The Film Industry in India: An IndiaOneStop synopsis


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India has the world's biggest movie industry in terms of the number of movies produced (around 800 movies annually). It is a great sector for foreign investment by corporatised entertainment companies. Though risks are high on a per-movie basis, the risk spreads out across a number of films. However, the domestic film-making industry, despite its prolificacy, is yet to acquire the character of professionalism on a large scale.

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Motion pictures came to India in 1896, when the Lumière Brothers' Chinematographe unveiled six soundless short films in Bombay (now Mumbai). This was just one year after the Lumière brothers (inventors of cinematography) had set up their company in Paris.

The first Indian on record to make a movie was Harishchandra Sakharam Bhatvadekar (nickname: Save Dada). He made one short film on a wrestling match at the Hanging Gardens in Bombay, and another on the playfulness of monkeys. Both these shorts were made in 1897 and were publicly exhibited for the first time in 1899 using Edison's projecting kinetoscope inside a tent which the film maker had himself erected.

India's first feature film – named "King Harishchandra" – was released in 1913. It was made by Dhundiraj Govind Phalke (nickname: Dadasaheb Phalke, 1817-1944). This was a silent movie.

By 1920, film making had taken the shape of an industry. 

The first talkie made in India was "Alam Ara" (produced by Imperial Film Company) released in 1931.

Until the 1960s, film-making companies, many of whom owned studios, dominated the film industry. Artistes and technicians were either their employees or were contracted on long-term basis. Since the 1960s, however, most performers went the freelance way, resulting in the star system and huge escalations in film production costs. Financing deals in the industry also started becoming murkier and murkier since then.


India has the world's biggest movie industry in terms of the number of movies produced (around 800 movies annually, mostly in the Hindi language. Tamil, Telegu, Bengali and Malayalam are the languages in which most of the non-Hindi films are made).

Today, the technology of film-making in India is perhaps the best among all developing countries though the films themselves remain mostly repetitive in storyline and content. Superior movies, in thematic and creative terms, are made in many developing countries with less sophisticated technologies.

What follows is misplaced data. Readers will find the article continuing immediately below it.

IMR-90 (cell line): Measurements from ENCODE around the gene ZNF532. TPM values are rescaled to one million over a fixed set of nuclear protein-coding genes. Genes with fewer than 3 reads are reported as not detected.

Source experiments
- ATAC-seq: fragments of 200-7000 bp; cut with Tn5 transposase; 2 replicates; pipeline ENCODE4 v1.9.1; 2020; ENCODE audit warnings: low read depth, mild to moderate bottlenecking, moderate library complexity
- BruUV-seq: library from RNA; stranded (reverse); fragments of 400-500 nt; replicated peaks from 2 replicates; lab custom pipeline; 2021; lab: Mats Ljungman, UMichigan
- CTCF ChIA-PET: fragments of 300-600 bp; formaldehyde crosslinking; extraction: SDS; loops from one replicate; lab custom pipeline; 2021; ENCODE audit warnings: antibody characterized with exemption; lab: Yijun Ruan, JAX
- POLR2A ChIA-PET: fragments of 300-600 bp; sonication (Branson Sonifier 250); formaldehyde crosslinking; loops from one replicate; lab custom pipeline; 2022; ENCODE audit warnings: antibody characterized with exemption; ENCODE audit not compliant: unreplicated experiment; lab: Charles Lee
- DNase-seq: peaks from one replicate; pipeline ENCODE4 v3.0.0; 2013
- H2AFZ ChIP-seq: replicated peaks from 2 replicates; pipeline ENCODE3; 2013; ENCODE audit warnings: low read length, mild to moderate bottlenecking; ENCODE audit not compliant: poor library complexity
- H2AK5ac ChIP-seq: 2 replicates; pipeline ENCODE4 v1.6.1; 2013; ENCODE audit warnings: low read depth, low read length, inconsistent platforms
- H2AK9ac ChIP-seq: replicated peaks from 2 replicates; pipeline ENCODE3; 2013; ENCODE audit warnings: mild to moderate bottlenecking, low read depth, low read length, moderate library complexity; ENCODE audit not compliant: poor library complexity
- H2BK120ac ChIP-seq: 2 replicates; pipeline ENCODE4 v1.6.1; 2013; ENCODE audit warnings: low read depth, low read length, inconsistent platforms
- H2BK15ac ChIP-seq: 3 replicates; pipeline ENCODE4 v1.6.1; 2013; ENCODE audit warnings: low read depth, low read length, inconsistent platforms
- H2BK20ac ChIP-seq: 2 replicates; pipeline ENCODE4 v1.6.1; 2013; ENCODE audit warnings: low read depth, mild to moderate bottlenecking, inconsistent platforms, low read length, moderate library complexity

According to unofficial estimates available in January 2001, the Indian film industry has an annual turnover of Rs. 60 billion (approximately US$1.33 billion). It employs more than 6 million people, most of whom are contract workers as opposed to regular employees.

The above statistics cannot however be used to calculate the movie industry's share in the GDP or employment generation. This is because a vast proportion of the turnover takes place outside the legal economy.

Though India’s overall entertainment industry is taking on professional colours (with the rise of TV production companies), India's movie industry per se remains highly informal, personality-oriented and family-dominated. 

Until the late 1990s, it was not even recognised as an industry. Even though it has since been recognised as an industry, banks and other financial institutions continue to avoid the industry due to the enormous risks involved in the business. Two banks, Canara Bank and Indian Bank, have reportedly lost heavily by financing films. However, the prospects of bank financing and risk insurance are becoming brighter, albeit at a slow rate (as explained further down this report).

As a result, the financing of films in India often remains shrouded in mystery.

Surprisingly, however, the oft-murky world of film industry’s finances has not tainted the film industry’s perception in the general public eye or in the government’s attitude. Even though many famous people from the movie industry have risen to positions of political and social responsibility, including seats in federal and state parliaments, none of them have cared to reveal – or have been under pressure to reveal – the truth about the industry's finances.

Some developments in the years 2000 and 2001 – including the arrest of a leading financier, Bharat Shah for his alleged links with a fugitive gangster – have not yet brought to public knowledge the inside economics of the industry.